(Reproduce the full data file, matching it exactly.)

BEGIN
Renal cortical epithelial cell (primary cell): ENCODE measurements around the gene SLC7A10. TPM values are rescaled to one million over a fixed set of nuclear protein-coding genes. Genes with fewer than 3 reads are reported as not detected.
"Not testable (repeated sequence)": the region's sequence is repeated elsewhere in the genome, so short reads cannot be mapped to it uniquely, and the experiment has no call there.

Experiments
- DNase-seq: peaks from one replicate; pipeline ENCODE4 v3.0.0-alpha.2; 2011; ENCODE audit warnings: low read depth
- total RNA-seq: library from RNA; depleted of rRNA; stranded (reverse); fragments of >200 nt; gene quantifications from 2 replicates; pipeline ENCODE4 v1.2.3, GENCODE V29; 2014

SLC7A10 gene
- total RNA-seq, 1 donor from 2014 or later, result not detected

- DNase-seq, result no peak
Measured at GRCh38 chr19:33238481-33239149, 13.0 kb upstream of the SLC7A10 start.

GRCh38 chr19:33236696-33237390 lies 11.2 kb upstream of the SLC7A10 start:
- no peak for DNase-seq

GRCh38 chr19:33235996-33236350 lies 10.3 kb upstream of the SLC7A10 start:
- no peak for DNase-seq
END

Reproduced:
Renal cortical epithelial cell (primary cell): ENCODE measurements around the gene SLC7A10. TPM values are rescaled to one million over a fixed set of nuclear protein-coding genes. Genes with fewer than 3 reads are reported as not detected.
"Not testable (repeated sequence)": the region's sequence is repeated elsewhere in the genome, so short reads cannot be mapped to it uniquely, and the experiment has no call there.

Experiments
- DNase-seq: peaks from one replicate; pipeline ENCODE4 v3.0.0-alpha.2; 2011; ENCODE audit warnings: low read depth
- total RNA-seq: library from RNA; depleted of rRNA; stranded (reverse); fragments of >200 nt; gene quantifications from 2 replicates; pipeline ENCODE4 v1.2.3, GENCODE V29; 2014

SLC7A10 gene
- total RNA-seq, 1 donor from 2014 or later, result not detected

- DNase-seq, result no peak
Measured at GRCh38 chr19:33238481-33239149, 13.0 kb upstream of the SLC7A10 start.

GRCh38 chr19:33236696-33237390 lies 11.2 kb upstream of the SLC7A10 start:
- no peak for DNase-seq

GRCh38 chr19:33235996-33236350 lies 10.3 kb upstream of the SLC7A10 start:
- no peak for DNase-seq